Pension Obligation Bonds

Pension funds across the world are facing a significant financial crisis. This is because, for a very long time, they have been investing heavily in equities since the interest rates offered by debt funds were quite low. However, in the recent past, the equity markets have sharply declined. As a result, the asset values of pension funds have dropped sharply while at the same time the liability values of state-funded defined benefit plans have remained the same. This has created a situation where there is a significant shortfall.

State pensions in the United State are almost 20% underfunded on an average! Estimates state that more than $200 billion will be required over the next five years in order to be able to make the required benefit payments.

Usually, state governments fund this gap. However, now since an economic recession may likely be around the corner, no government body is likely to have extra cash to fund this shortfall. Governments want to conserve whatever cash they have and don’t mind raising additional funds from the market. The end result is that many governments are considering issuing pension obligation bonds.

Pension obligation bonds are not new. These bonds have been in existence for a very long time. However, they are one of the most controversial types of bonds that have been under criticism for many different reasons.

In this article, we will try to understand what pension obligation bonds are as well as the reasons behind their unpopularity of these bonds.

What are Pension Obligation Bonds?

Pension obligation bonds are special bonds issued by pension funds. These bonds are taxable as opposed to other bonds issued by such funds. Also, the idea behind the issuance of pension obligation bonds is that the money derived from the sale of such bonds will be used to invest in high-interest-yielding securities. For instance, the pension fund will issue debt at a low cost and will then use the proceeds to buy stocks and other assets which pay higher interest rates.

The difference between the two interest rates will help the pension fund make up for the shortfall. In the end, the pension fund will return the principal and the interest to the investors. However, they will use the additional profit earned to make for the shortfall in the pension fund.

Proponents of pension obligation bonds feel that such bonds can be considered to be an arbitrage opportunity i.e., they allow pension funds to grow their funds without any additional risk. However, this is not true. Most people believe that pension obligation bonds add significant risk to the overall portfolio. This is the reason why most investors are averse to the use of pension obligation bonds.

Disadvantages Associated with Pension Obligation Bonds

The significant disadvantages associated with pension obligation bonds have been mentioned below:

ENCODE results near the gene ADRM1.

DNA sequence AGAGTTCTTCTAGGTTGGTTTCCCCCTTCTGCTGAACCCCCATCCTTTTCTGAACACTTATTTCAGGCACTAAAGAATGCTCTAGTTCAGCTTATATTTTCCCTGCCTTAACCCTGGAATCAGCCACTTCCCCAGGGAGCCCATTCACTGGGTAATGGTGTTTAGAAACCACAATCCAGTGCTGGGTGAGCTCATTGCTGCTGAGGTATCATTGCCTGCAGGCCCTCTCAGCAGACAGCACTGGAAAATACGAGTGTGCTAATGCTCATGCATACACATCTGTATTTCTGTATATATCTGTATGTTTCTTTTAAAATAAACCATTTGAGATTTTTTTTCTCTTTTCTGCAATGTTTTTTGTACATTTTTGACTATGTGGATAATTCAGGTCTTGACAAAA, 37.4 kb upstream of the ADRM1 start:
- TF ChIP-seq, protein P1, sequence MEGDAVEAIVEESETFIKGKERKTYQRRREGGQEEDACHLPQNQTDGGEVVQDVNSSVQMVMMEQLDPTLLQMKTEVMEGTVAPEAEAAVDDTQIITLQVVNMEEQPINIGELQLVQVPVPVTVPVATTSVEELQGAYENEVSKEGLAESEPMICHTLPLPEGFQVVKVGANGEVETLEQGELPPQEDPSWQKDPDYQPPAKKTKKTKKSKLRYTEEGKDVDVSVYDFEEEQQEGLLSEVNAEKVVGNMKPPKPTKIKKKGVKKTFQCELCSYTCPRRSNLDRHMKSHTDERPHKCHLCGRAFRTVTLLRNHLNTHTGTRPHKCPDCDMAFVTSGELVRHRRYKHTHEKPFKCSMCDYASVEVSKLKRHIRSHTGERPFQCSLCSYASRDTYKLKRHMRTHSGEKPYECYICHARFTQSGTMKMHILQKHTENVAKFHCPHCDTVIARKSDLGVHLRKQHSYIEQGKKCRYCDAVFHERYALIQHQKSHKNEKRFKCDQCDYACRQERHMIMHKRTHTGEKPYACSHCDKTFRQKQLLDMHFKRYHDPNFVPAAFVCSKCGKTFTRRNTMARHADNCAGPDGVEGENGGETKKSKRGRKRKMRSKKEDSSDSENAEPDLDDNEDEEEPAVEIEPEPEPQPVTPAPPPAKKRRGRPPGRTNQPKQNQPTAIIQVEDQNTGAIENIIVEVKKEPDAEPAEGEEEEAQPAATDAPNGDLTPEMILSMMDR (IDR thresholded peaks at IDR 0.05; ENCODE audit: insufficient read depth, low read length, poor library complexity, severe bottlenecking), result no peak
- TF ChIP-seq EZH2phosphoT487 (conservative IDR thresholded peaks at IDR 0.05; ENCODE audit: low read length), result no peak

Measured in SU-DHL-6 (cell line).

1. Pension obligation bonds can be considered to be purely speculative in nature. This is because of the fact that it assumes that the investments in other assets will yield a higher return than the interest rate being paid on the bond. If the assumption is not met, then there may be additional losses and an already depleted pension fund will have to serve even more debt. The end result is likely to be an increase in the liabilities of the fund.

  2. The proceeds of pension obligation bonds are generally invested in high-risk assets. This could mean higher use of derivatives and alternative assets in order to generate a higher return. However, this also introduces the pension fund with a wide variety of risks such as counterparty risks, interest rate risks as well as credit risks. This is against the fundamental principles of pension funds which are supposed to low-risk instruments.

  3. Since the pension obligation bonds are issued by the government, the debt is also taken by the government. This is a problem for many governments since there is a limit to the amount of debt that they can undertake.

    If pension obligation bonds consume a part of the debt, then that part is not available to other sectors within the government. This creates resistance within the government machinery against the issuance of pension obligation bonds.

  4. The pension obligation bonds are generally structured over a long period of time. The principal payments generally take place towards the end of the tenure. Hence, the pension funds have to pay more interest in order to service these bonds. This ends up increasing their overall cost of capital.

  5. Most of the pension obligation bonds which are issued by governments are not callable. Hence, the government cannot refinance this debt even if the interest rate is reduced. Some bonds can be called but the government will have to compensate the bondholder before making such a call. This is what makes the call provision redundant to a large extent.

  6. The issuance of pension obligation bonds is considered by credit rating agencies to be a bad sign. This generally results in a downgrade of the rating and finally creates a situation wherein the overall cost of capital of the pension fund increases rapidly.

The bottom line is that pension obligation bonds are very risky financial instruments. Most prudent fund managers avoid using these instruments. However, they are often used by funds under duress as a sure-fire way to raise funds.

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